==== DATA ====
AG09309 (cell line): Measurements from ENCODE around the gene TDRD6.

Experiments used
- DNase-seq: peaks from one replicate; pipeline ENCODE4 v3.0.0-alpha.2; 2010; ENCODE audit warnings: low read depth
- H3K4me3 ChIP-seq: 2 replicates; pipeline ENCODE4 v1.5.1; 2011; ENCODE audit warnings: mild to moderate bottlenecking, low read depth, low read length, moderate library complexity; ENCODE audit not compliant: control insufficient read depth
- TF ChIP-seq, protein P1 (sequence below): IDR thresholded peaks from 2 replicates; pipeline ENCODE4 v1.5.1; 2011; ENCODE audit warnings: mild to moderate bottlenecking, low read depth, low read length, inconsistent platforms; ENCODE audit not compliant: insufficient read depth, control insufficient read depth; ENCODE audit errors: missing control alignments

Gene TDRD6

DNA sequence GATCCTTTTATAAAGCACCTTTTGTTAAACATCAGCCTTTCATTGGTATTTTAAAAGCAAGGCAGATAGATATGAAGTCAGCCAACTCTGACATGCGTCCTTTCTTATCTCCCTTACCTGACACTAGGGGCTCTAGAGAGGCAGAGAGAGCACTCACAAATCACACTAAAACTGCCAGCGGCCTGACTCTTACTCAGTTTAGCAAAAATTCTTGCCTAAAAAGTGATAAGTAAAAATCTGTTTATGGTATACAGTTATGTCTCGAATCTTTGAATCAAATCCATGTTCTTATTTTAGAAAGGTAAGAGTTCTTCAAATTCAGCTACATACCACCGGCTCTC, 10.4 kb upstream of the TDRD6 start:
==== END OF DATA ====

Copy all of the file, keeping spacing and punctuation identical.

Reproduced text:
AG09309 (cell line): Measurements from ENCODE around the gene TDRD6.

Experiments used
- DNase-seq: peaks from one replicate; pipeline ENCODE4 v3.0.0-alpha.2; 2010; ENCODE audit warnings: low read depth
- H3K4me3 ChIP-seq: 2 replicates; pipeline ENCODE4 v1.5.1; 2011; ENCODE audit warnings: mild to moderate bottlenecking, low read depth, low read length, moderate library complexity; ENCODE audit not compliant: control insufficient read depth
- TF ChIP-seq, protein P1 (sequence below): IDR thresholded peaks from 2 replicates; pipeline ENCODE4 v1.5.1; 2011; ENCODE audit warnings: mild to moderate bottlenecking, low read depth, low read length, inconsistent platforms; ENCODE audit not compliant: insufficient read depth, control insufficient read depth; ENCODE audit errors: missing control alignments

Gene TDRD6

DNA sequence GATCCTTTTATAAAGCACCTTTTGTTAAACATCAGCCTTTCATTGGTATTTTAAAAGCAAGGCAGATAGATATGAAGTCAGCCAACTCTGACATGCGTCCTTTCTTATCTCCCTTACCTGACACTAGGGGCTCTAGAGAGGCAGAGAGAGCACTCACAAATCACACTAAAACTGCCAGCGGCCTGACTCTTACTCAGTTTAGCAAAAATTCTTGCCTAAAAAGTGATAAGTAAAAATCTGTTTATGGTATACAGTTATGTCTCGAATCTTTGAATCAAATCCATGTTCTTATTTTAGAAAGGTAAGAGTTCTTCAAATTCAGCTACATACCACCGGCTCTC, 10.4 kb upstream of the TDRD6 start: